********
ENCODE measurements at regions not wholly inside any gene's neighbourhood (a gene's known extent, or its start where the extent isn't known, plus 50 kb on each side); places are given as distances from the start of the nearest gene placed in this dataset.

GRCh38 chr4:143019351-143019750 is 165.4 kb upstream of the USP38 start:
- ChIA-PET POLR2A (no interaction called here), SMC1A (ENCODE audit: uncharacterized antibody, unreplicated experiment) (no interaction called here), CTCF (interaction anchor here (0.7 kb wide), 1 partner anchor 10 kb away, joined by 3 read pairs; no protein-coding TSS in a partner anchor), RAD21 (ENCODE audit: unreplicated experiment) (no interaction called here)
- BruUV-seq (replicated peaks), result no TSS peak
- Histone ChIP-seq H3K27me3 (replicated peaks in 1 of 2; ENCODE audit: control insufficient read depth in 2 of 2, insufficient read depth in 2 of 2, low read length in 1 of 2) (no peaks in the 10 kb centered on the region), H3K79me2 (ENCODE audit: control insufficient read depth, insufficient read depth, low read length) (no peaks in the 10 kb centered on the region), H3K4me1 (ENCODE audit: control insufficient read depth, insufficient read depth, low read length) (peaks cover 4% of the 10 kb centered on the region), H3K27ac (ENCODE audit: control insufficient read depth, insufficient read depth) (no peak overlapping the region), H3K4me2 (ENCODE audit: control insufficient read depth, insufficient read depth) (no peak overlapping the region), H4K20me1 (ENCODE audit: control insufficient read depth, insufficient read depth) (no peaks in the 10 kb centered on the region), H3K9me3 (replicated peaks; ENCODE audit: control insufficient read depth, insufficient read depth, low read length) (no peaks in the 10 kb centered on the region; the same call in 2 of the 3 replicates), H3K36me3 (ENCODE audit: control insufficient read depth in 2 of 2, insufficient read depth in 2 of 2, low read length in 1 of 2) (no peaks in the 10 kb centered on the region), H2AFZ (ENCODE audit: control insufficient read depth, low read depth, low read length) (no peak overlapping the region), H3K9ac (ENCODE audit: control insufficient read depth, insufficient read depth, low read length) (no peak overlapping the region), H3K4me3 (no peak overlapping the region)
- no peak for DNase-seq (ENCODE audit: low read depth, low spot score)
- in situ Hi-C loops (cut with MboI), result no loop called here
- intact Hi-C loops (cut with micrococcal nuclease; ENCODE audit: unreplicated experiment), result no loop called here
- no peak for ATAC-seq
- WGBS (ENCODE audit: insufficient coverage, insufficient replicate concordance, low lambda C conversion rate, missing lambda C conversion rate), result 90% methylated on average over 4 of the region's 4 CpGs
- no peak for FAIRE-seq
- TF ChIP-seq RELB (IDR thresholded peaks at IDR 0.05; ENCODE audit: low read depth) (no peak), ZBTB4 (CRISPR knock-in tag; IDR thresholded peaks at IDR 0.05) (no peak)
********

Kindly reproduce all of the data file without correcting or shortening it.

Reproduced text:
ENCODE measurements at regions not wholly inside any gene's neighbourhood (a gene's known extent, or its start where the extent isn't known, plus 50 kb on each side); places are given as distances from the start of the nearest gene placed in this dataset.

GRCh38 chr4:143019351-143019750 is 165.4 kb upstream of the USP38 start:
- ChIA-PET POLR2A (no interaction called here), SMC1A (ENCODE audit: uncharacterized antibody, unreplicated experiment) (no interaction called here), CTCF (interaction anchor here (0.7 kb wide), 1 partner anchor 10 kb away, joined by 3 read pairs; no protein-coding TSS in a partner anchor), RAD21 (ENCODE audit: unreplicated experiment) (no interaction called here)
- BruUV-seq (replicated peaks), result no TSS peak
- Histone ChIP-seq H3K27me3 (replicated peaks in 1 of 2; ENCODE audit: control insufficient read depth in 2 of 2, insufficient read depth in 2 of 2, low read length in 1 of 2) (no peaks in the 10 kb centered on the region), H3K79me2 (ENCODE audit: control insufficient read depth, insufficient read depth, low read length) (no peaks in the 10 kb centered on the region), H3K4me1 (ENCODE audit: control insufficient read depth, insufficient read depth, low read length) (peaks cover 4% of the 10 kb centered on the region), H3K27ac (ENCODE audit: control insufficient read depth, insufficient read depth) (no peak overlapping the region), H3K4me2 (ENCODE audit: control insufficient read depth, insufficient read depth) (no peak overlapping the region), H4K20me1 (ENCODE audit: control insufficient read depth, insufficient read depth) (no peaks in the 10 kb centered on the region), H3K9me3 (replicated peaks; ENCODE audit: control insufficient read depth, insufficient read depth, low read length) (no peaks in the 10 kb centered on the region; the same call in 2 of the 3 replicates), H3K36me3 (ENCODE audit: control insufficient read depth in 2 of 2, insufficient read depth in 2 of 2, low read length in 1 of 2) (no peaks in the 10 kb centered on the region), H2AFZ (ENCODE audit: control insufficient read depth, low read depth, low read length) (no peak overlapping the region), H3K9ac (ENCODE audit: control insufficient read depth, insufficient read depth, low read length) (no peak overlapping the region), H3K4me3 (no peak overlapping the region)
- no peak for DNase-seq (ENCODE audit: low read depth, low spot score)
- in situ Hi-C loops (cut with MboI), result no loop called here
- intact Hi-C loops (cut with micrococcal nuclease; ENCODE audit: unreplicated experiment), result no loop called here
- no peak for ATAC-seq
- WGBS (ENCODE audit: insufficient coverage, insufficient replicate concordance, low lambda C conversion rate, missing lambda C conversion rate), result 90% methylated on average over 4 of the region's 4 CpGs
- no peak for FAIRE-seq
- TF ChIP-seq RELB (IDR thresholded peaks at IDR 0.05; ENCODE audit: low read depth) (no peak), ZBTB4 (CRISPR knock-in tag; IDR thresholded peaks at IDR 0.05) (no peak)